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Overview of the Florida Bar Grievance Process – Part 3 of 4

Trial Process

After a formal complaint is filed, the Florida Supreme Court issues an order directing the chief judge of the applicable circuit to appoint a county or circuit judge to serve as the referee, or trial judge, in the case. The referee has 180 days from appointment to file his or her report with the Florida Supreme Court. Within 60 days of the order referring the case to the referee, the referee is required to conduct a pretrial conference where deadlines will be established, such as the deadline to complete discovery and the final hearing date.

Disciplinary trials are considered neither criminal nor civil. Rather, they are quasi-judicial administrative proceedings. Although the Florida Rules of Civil Procedure apply, there are two important differences between civil and disciplinary trials. First, referees in disciplinary trials have wide discretion to admit or exclude any relevant evidence, including hearsay. Second, the Bar must prove that a disciplinary violation occurred by clear and convincing evidence, which is something less than the “beyond a reasonable doubt” standard required in criminal cases, but more than the “preponderance of the evidence” standard typically applicable in civil cases.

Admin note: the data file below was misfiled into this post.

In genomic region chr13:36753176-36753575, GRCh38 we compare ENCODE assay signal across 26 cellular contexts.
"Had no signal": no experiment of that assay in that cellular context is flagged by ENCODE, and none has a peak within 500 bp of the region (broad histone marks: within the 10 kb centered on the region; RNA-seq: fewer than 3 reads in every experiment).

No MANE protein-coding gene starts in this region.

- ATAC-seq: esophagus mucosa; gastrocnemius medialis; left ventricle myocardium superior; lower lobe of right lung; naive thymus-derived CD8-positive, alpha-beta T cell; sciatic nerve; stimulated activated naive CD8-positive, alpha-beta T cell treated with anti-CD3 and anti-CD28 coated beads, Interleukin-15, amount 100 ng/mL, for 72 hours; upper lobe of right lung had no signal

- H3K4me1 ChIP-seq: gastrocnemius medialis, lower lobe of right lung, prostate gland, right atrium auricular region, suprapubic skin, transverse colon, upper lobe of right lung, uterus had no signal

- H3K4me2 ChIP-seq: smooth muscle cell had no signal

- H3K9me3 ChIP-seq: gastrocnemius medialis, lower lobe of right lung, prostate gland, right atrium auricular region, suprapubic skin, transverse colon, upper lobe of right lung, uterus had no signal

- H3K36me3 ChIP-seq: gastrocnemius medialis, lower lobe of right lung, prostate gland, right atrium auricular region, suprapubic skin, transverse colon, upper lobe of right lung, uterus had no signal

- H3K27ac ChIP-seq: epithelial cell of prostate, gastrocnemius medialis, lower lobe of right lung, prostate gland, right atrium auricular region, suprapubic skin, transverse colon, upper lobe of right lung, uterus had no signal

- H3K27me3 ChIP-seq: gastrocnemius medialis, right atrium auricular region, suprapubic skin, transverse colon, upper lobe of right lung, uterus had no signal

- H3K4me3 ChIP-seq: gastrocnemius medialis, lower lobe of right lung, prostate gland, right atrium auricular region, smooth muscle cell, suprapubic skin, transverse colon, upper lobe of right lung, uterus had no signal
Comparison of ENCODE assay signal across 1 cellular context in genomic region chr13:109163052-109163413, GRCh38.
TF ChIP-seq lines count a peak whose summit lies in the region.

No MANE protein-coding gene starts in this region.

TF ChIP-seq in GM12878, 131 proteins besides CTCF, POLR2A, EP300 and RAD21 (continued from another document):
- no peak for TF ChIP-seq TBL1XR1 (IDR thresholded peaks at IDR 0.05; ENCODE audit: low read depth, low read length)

Within 30 days after the conclusion of all evidence, or 10 days after the referee’s receipt of the transcripts of all hearings, whichever occurs later, the referee is required to file a report and recommendation. Among other things, the referee must include in the report: (i) a finding of fact as to each item of misconduct charged in the formal complaint; (ii) a recommendation as to whether the respondent should be found guilty of misconduct justifying disciplinary measures; and (iii) a recommendation concerning the discipline to be imposed. The referee’s report, along with a record of the proceedings, is then transmitted to the Florida Supreme Court.

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Lanse Scriven

"Our service should not be in expectation of acclaim. Our true reward is the service itself."

Lansing C. Scriven Excerpted from the Lawyer magazine, October 2005.

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